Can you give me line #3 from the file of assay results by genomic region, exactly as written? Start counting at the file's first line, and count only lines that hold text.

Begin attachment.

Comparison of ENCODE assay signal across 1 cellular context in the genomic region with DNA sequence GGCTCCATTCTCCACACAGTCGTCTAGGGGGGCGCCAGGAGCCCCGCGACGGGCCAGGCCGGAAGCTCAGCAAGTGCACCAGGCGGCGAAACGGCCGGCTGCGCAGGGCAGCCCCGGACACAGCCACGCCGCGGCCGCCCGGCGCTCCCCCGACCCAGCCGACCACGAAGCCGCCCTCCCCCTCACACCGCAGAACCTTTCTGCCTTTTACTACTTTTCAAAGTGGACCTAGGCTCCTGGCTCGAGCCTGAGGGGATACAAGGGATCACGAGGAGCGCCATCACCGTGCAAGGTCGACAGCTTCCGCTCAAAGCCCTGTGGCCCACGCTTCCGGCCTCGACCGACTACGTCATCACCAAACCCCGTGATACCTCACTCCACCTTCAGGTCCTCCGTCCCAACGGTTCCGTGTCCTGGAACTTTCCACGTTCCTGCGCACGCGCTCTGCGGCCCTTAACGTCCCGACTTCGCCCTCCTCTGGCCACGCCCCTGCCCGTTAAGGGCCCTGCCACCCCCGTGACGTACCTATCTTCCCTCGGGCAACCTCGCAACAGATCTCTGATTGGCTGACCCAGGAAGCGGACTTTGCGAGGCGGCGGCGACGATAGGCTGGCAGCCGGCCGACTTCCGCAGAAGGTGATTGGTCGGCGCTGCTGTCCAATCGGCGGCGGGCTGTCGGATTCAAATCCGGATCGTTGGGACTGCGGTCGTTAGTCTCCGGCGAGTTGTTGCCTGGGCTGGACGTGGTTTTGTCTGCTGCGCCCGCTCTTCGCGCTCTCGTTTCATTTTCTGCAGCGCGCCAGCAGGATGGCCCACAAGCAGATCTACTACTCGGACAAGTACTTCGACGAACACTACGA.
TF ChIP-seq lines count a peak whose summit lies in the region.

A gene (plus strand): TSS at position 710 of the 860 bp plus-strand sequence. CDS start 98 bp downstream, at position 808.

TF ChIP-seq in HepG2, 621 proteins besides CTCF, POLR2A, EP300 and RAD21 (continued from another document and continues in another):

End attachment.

A gene (plus strand): TSS at position 710 of the 860 bp plus-strand sequence. CDS start 98 bp downstream, at position 808.